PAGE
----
The Institute for Atmospheric Physics operates a variety of different sensors for the detection and characterization of cloud particles on the research aircraft HALO and Falcon. The instruments are attached under the wing of the aircraft or directly on the fuselage so that liquid and ice particles can be measured in the atmosphere undisturbed. In addition to aircraft measurements, the probes are also used to characterize cloud particle properties generated in wind tunnels.
The size range of the measured particles expands from sub-micrometers to several millimeters and thus covers all types of clouds and their growth phases.
Cloud probes operated by IPA for the detection of droplets and ice particles in the atmosphere (Photos CCP & BCPD: ©DMT; Photo HVPS: ©Spec; Others: ©DLR)
The particles are detected and analyzed using various methodologies: Small particles are measured with a scattering spectrometer (e.g. the FFSSP or FCDP). When particles traverse a laser beam of a certain wavelength, light is scattered in the process. The scattered light pulse is registered on a detector and assigned to a particle size based on calibration data. Larger particles are captured as shadow images on diode arrays (e.g. with the 2DS and the PIP). The images recorded by the diodes moving in the direction of flight give information on the size, shape and thus also the phase of the particle. The water or ice mass content of the particles is measured using so-called hotwire instrument (e.g. the Nevzorov). The liquid droplets are evaporated when they hit the hot wire and the sublimation cooling is measured. Ice particles are collected in a small cylinder and evaporated similar to the droplets.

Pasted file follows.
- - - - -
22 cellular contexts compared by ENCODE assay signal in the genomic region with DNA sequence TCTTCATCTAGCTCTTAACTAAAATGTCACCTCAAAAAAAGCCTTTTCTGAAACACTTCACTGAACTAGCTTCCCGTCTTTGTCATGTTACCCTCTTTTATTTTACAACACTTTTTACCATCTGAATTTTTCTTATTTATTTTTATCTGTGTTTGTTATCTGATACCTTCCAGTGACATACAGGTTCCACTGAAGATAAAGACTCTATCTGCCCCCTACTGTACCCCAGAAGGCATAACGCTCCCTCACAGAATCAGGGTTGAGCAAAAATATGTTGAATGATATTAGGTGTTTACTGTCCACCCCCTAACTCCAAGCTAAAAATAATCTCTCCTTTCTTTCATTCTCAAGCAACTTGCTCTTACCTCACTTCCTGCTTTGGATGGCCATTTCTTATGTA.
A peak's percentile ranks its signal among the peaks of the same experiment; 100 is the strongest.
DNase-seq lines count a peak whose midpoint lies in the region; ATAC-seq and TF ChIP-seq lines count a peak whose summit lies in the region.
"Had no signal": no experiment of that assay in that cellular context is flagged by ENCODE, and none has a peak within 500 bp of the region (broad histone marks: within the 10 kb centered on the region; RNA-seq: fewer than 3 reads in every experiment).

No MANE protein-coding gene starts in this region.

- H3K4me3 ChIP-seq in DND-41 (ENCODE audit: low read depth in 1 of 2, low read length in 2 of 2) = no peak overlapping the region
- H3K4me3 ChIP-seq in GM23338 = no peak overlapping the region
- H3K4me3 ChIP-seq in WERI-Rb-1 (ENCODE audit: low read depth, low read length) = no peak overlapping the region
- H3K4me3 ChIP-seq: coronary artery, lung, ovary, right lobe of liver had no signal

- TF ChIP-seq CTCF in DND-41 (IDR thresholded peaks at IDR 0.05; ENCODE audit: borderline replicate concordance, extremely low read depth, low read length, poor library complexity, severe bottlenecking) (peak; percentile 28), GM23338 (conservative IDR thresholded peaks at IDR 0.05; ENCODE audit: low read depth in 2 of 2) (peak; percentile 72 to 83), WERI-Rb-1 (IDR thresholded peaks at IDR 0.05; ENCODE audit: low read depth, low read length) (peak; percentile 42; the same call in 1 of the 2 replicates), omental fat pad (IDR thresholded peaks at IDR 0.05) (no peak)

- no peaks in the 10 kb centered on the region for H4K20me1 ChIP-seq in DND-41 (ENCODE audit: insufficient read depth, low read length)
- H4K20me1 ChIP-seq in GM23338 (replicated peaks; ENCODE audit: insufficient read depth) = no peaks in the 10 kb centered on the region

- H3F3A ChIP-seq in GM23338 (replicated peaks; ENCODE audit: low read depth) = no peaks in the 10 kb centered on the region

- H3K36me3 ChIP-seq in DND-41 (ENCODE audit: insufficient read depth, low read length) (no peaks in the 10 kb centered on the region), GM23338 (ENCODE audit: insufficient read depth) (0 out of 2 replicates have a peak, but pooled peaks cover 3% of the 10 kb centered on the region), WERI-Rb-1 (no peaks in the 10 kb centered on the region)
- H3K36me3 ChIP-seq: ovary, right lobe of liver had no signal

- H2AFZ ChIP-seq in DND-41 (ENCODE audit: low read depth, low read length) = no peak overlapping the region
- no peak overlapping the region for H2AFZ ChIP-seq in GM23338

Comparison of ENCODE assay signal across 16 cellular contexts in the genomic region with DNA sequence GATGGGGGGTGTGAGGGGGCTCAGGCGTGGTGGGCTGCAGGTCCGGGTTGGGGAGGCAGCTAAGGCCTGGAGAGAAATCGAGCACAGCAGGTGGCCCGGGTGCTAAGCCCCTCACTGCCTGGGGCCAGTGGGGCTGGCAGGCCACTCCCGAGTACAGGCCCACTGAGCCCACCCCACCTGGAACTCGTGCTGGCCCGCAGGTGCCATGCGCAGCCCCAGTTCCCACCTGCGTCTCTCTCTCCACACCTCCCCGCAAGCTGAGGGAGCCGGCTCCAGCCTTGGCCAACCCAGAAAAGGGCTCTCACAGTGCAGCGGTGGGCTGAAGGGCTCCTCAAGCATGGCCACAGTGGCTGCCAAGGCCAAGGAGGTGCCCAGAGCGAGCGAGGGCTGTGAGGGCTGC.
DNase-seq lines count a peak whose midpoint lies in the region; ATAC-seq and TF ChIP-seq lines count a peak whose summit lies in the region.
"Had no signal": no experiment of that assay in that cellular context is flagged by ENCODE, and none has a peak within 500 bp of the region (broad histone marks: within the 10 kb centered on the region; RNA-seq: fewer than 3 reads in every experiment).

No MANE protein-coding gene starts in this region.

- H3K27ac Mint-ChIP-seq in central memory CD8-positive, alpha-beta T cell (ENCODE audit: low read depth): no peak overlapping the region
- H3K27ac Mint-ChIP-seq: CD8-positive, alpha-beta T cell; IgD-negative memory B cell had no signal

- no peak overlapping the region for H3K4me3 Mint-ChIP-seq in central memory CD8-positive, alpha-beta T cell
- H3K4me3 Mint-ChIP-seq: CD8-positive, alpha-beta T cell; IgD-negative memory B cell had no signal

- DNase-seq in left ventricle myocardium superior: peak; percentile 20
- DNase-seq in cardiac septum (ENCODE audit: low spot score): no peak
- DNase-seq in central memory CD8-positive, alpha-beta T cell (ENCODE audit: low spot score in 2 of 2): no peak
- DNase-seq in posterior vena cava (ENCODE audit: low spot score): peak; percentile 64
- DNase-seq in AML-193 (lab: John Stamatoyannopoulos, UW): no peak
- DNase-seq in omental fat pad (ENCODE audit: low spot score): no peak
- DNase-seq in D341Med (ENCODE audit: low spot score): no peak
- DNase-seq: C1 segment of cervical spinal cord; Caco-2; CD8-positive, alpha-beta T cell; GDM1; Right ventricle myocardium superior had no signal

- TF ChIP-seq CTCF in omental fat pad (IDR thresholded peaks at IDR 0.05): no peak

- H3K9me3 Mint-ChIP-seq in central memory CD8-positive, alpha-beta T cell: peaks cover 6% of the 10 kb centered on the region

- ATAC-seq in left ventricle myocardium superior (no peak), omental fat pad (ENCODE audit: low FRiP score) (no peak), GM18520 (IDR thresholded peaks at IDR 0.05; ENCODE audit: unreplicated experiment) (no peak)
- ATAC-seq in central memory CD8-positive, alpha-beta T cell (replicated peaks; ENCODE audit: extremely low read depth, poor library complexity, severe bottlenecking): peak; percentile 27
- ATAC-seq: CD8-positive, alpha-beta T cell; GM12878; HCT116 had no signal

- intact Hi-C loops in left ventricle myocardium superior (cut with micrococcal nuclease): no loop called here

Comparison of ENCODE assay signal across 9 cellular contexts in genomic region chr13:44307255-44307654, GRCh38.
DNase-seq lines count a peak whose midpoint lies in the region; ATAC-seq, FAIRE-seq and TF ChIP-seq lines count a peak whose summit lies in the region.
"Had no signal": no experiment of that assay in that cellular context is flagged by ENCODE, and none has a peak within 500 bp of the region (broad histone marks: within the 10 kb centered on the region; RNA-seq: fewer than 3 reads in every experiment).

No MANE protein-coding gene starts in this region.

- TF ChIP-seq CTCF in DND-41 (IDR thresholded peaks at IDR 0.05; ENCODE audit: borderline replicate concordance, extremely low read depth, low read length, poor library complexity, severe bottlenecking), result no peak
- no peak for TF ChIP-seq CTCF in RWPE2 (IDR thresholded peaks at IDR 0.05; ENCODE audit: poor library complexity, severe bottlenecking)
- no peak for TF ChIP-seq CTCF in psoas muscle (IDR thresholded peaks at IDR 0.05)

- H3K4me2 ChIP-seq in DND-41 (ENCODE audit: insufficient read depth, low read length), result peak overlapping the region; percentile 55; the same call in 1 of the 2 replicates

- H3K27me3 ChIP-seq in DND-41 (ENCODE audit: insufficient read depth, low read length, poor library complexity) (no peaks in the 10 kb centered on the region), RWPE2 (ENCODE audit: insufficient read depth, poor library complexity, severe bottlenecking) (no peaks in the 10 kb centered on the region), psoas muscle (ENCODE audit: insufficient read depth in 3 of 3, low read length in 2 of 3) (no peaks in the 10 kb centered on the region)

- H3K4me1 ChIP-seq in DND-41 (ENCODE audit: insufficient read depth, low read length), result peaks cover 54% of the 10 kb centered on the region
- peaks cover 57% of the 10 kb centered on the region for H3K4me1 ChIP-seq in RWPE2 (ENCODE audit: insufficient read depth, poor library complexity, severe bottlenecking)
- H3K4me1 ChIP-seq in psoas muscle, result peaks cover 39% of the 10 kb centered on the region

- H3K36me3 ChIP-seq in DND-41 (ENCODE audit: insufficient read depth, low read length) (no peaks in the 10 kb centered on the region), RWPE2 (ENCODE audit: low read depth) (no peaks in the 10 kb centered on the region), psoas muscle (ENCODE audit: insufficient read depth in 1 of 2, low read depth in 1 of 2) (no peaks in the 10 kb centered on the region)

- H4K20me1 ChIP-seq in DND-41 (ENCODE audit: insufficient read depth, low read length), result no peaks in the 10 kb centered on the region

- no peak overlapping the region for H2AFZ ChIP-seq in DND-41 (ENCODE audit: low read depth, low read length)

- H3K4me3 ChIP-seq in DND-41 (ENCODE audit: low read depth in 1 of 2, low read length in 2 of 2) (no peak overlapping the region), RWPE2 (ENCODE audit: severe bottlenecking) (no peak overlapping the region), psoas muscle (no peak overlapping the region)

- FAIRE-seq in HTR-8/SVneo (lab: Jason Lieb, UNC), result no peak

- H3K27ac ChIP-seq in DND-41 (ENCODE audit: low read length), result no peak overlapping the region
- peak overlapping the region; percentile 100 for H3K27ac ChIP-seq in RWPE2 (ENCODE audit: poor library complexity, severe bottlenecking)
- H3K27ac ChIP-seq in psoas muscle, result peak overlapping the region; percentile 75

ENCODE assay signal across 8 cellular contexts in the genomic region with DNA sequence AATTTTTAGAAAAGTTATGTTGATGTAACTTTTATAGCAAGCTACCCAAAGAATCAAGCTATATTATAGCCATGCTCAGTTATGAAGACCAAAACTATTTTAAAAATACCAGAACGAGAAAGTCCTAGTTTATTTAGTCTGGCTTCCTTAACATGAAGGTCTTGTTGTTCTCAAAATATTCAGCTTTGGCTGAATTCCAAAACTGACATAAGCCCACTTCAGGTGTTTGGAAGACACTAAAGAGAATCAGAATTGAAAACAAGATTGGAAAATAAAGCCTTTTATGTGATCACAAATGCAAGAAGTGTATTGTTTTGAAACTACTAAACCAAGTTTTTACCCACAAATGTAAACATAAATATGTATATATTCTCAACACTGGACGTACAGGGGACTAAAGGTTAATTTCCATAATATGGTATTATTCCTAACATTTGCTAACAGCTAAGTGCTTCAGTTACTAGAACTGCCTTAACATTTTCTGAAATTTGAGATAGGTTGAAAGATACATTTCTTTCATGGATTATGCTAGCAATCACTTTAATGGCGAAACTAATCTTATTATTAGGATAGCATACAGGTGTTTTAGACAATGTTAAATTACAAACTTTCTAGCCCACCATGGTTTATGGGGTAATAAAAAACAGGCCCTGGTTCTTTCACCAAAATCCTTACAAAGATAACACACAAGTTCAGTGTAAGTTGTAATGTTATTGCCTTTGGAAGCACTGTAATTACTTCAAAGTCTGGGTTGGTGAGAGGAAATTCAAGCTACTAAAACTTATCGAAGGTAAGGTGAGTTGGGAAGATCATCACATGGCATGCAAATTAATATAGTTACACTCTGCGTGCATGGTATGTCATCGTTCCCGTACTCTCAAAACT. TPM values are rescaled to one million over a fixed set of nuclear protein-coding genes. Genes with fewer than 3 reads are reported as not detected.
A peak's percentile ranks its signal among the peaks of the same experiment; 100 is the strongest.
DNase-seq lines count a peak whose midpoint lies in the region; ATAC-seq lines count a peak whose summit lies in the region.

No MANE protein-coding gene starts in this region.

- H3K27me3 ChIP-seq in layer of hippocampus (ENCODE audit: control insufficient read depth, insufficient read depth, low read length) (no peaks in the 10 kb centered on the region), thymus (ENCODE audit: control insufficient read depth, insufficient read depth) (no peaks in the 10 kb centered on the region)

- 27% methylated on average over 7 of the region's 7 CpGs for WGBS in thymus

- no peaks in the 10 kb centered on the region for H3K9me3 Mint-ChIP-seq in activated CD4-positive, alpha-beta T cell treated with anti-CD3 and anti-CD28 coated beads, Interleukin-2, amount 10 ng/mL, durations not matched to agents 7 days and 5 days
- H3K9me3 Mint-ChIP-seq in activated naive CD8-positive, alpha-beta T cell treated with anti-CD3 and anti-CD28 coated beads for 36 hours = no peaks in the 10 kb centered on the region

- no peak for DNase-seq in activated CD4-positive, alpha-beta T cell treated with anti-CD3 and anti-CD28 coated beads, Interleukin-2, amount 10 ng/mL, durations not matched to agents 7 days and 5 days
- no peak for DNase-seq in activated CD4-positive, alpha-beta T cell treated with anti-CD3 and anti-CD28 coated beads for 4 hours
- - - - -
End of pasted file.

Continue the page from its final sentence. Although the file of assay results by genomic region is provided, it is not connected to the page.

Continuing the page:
The combination of the instruments enables classification and analysis of many types of clouds from mixed-phase and liquid clouds to contrails and cirrus clouds in order to answer central questions of climate research. The microphysical parameters derived with these instruments serve to validate remote sensing instruments and numerical models and thus help to determine the unresolved question of the role of clouds in climate sensitivity.